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Tardive dyskinesia: psychiatrists' knowledge and practice

  • Chennattucherry John Joseph (a1), Alan Currie (a2) and Imran Piracha (a3)
Abstract
Aims and method

We surveyed 180 experienced psychiatrists on their training and practice in diagnosing and managing tardive dyskinesia in the current atypical antipsychotic era.

Results

About two-thirds of psychiatrists (n = 124, 69%) responded to the survey. A significant minority had no training in tardive dyskinesia, yet almost everyone recognised the need for formal training in this area. We noted a discrepancy between what respondents believed should be their ideal practice and their reported actual clinical practice. As many as 58% considered that tardive dyskinesia could be a reason for patients to pursue litigation. Many had concerns about prescribing antipsychotics for unlicensed indications, especially for incapacitous patients.

Clinical implications

It is important to recognise current practice and gaps in training, not only to enhance training and patient care but also to mitigate against the risk of litigation.

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Copyright
This is an Open Access article, distributed under the terms of the Creative Commons Attribution (CC-BY) license (http://creativecommons.org/licenses/by/4.0/), which permits unrestricted re-use, distribution, and reproduction in any medium, provided the original work is properly cited.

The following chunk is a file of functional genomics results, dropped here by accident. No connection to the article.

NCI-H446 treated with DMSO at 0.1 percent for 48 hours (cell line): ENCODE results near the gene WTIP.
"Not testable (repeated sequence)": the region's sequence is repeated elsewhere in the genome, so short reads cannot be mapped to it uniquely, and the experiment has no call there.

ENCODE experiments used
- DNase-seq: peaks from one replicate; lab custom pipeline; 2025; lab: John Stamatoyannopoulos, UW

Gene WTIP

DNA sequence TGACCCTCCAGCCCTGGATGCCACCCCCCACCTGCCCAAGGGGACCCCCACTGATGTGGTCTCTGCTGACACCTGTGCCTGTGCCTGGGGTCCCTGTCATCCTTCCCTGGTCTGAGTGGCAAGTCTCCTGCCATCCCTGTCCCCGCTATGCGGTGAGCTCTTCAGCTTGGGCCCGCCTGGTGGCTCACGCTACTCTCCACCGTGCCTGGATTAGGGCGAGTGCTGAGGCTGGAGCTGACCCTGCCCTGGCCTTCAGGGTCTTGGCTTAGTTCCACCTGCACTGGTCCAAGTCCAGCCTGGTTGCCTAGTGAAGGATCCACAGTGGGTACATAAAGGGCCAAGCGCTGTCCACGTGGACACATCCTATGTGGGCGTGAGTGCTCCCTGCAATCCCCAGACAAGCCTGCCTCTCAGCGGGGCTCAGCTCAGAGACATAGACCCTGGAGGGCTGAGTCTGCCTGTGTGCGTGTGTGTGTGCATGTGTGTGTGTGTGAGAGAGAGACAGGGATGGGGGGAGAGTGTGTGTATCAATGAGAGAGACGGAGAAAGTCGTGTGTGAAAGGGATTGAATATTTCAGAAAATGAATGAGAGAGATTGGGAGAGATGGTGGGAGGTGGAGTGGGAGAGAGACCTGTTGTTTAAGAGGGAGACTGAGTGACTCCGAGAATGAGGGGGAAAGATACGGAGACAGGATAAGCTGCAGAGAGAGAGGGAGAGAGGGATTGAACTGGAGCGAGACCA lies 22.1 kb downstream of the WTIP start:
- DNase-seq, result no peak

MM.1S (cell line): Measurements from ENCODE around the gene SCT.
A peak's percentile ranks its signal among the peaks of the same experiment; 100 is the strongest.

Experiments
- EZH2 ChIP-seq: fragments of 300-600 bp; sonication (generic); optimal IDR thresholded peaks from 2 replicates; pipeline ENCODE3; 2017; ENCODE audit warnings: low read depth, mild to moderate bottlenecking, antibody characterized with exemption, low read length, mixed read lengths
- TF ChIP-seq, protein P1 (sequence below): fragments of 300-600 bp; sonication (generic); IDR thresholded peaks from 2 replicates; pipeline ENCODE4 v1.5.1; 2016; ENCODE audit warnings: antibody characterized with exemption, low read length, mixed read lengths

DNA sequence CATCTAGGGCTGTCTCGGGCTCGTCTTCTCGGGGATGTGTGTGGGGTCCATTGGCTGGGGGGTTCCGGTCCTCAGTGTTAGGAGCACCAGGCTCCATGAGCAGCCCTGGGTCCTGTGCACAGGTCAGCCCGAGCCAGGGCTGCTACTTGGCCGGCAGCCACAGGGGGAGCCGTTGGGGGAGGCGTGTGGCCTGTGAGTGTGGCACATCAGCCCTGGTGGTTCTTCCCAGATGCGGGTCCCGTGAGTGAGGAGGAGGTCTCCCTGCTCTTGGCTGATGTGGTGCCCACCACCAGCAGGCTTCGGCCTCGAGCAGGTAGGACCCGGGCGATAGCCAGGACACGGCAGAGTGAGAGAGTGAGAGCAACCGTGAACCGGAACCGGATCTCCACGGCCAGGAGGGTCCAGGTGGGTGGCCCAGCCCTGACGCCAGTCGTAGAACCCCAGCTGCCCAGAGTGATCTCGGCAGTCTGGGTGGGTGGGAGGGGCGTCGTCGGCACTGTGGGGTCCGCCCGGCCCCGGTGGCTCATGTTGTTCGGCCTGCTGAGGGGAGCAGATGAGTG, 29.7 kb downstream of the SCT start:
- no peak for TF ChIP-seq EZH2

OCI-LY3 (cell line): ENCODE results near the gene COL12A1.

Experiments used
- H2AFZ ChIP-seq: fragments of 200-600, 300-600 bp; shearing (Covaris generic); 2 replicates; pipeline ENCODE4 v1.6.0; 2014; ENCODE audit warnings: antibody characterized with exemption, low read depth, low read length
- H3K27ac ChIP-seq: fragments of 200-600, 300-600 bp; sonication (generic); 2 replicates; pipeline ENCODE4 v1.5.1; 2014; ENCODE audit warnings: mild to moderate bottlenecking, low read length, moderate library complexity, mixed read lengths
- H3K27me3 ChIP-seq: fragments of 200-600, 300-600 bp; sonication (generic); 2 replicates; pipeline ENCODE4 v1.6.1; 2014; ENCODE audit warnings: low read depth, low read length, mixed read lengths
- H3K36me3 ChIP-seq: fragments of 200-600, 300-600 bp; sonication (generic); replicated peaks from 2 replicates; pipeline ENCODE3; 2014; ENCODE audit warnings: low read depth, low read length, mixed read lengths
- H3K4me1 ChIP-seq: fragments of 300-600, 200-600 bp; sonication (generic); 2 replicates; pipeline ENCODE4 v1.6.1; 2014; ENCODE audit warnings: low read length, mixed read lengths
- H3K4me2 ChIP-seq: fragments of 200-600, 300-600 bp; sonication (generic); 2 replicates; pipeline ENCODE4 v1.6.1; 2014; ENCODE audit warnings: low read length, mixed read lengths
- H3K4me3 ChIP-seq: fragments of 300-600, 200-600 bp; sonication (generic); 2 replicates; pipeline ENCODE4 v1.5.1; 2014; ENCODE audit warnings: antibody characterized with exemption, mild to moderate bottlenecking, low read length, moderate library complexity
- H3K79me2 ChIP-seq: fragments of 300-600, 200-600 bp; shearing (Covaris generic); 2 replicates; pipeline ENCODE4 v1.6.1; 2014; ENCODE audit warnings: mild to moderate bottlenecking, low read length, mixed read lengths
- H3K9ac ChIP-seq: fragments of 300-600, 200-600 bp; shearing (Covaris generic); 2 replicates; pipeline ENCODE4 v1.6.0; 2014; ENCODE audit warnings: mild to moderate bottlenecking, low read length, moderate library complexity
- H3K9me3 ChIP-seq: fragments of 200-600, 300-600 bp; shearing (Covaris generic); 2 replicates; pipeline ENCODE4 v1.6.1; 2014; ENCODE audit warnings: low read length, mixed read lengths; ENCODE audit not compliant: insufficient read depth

Corresponding author
Chennattucherry John Joseph (john.joseph@ntw.nhs.uk)
Footnotes
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Declaration of interest

None.

Footnotes
References
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1 British Medical Association, Royal Pharmaceutical Society of Great Britain. British National Formulary (vol. 59). BMJ Group, Pharmaceutical Press, 2010.
2 National Institute for Clinical Excellence. Guidance on the Use of Newer (Atypical) Antipsychotic Drugs for the Treatment of Schizophrenia (Technology Appraisal Guidance 43). NICE, 2002.
3 National Institute for Clinical Excellence. Schizophrenia: Core Interventions in the Treatment and Management of Schizophrenia in Primary and Secondary Care. Clinical Guideline 1. NICE, 2002.
4 Kane, JM, Woerner, M, Lieberman, J. Tardive dyskinesia: prevalence, incidence and risk factors. Psychopharmacology 1985; 2 (suppl): 72–8.
5 Kane, JM, Woerner, M, Weinhold, P, Wegner, J, Kinon, B, Borenstein, M. Incidence of tardive dyskinesia: five-year data from a prospective study. Psychopharmacol Bull 1984; 20: 387–9.
6 Correll, CU, Leucht, S, Kane, JM. Lower risk for tardive dyskinesia associated with second-generation antipsychotics: a systematic review of 1-year studies. Am J Psychiatry 2004; 161: 414–25.
7 Correll, CU, Schenk, EM. Tardive dyskinesia and new antipsychotics. Curr Opin Psychiatry 2008; 21: 151–6.
8 Ross, DE, Thomas, M, Booth, M, Weinborn, M. Rate of tardive dyskinesia in hospitalized patients. Am J Psychiatry 2005; 162: 816.
9 De Leon, J. The effect of atypical versus typical antipsychotics on tardive dyskinesia: a naturalistic study. Eur Arch Psychiatry Clin Neurosci 2007; 257: 169–72.
10 Shriqui, CL, Bradwejn, J, Jones, BD. Tardive dyskinesia: legal and preventive aspects. Can J Psychiatry 1990; 35: 576–80.
11 Chaplin, R, Potter, M. Tardive dyskinesia: screening and risk disclosure. Psychiatr Bull 1996; 20: 714–6.
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BJPsych Bulletin
  • ISSN: 1758-3209
  • EISSN: 1758-3217
  • URL: /core/journals/bjpsych-bulletin
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Tardive dyskinesia: psychiatrists' knowledge and practice

  • Chennattucherry John Joseph (a1), Alan Currie (a2) and Imran Piracha (a3)
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